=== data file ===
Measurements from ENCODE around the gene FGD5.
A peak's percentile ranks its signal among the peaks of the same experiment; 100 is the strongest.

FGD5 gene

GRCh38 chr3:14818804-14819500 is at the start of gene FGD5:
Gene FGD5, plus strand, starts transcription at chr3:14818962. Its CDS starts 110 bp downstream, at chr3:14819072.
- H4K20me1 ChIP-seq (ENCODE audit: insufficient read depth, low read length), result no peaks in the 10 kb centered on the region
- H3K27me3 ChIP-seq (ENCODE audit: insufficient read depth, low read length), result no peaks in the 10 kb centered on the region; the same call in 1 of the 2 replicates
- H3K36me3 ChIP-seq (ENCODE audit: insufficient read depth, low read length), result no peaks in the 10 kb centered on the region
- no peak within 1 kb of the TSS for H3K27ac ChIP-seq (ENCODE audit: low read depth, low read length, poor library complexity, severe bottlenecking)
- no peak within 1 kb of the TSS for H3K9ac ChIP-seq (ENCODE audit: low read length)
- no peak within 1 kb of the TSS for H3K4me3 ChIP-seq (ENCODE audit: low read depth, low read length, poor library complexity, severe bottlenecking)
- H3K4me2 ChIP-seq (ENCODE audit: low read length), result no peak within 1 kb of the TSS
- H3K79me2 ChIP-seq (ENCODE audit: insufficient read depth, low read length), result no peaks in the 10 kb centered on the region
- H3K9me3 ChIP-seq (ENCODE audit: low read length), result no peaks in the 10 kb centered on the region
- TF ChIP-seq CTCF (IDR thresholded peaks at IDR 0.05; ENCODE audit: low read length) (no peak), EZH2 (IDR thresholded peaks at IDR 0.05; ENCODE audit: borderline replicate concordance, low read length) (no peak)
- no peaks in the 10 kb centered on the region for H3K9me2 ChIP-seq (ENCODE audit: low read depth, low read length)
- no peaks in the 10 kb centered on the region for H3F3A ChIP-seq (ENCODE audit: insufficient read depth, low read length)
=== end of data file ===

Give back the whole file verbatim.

Measurements from ENCODE around the gene FGD5.
A peak's percentile ranks its signal among the peaks of the same experiment; 100 is the strongest.

FGD5 gene

GRCh38 chr3:14818804-14819500 is at the start of gene FGD5:
Gene FGD5, plus strand, starts transcription at chr3:14818962. Its CDS starts 110 bp downstream, at chr3:14819072.
- H4K20me1 ChIP-seq (ENCODE audit: insufficient read depth, low read length), result no peaks in the 10 kb centered on the region
- H3K27me3 ChIP-seq (ENCODE audit: insufficient read depth, low read length), result no peaks in the 10 kb centered on the region; the same call in 1 of the 2 replicates
- H3K36me3 ChIP-seq (ENCODE audit: insufficient read depth, low read length), result no peaks in the 10 kb centered on the region
- no peak within 1 kb of the TSS for H3K27ac ChIP-seq (ENCODE audit: low read depth, low read length, poor library complexity, severe bottlenecking)
- no peak within 1 kb of the TSS for H3K9ac ChIP-seq (ENCODE audit: low read length)
- no peak within 1 kb of the TSS for H3K4me3 ChIP-seq (ENCODE audit: low read depth, low read length, poor library complexity, severe bottlenecking)
- H3K4me2 ChIP-seq (ENCODE audit: low read length), result no peak within 1 kb of the TSS
- H3K79me2 ChIP-seq (ENCODE audit: insufficient read depth, low read length), result no peaks in the 10 kb centered on the region
- H3K9me3 ChIP-seq (ENCODE audit: low read length), result no peaks in the 10 kb centered on the region
- TF ChIP-seq CTCF (IDR thresholded peaks at IDR 0.05; ENCODE audit: low read length) (no peak), EZH2 (IDR thresholded peaks at IDR 0.05; ENCODE audit: borderline replicate concordance, low read length) (no peak)
- no peaks in the 10 kb centered on the region for H3K9me2 ChIP-seq (ENCODE audit: low read depth, low read length)
- no peaks in the 10 kb centered on the region for H3F3A ChIP-seq (ENCODE audit: insufficient read depth, low read length)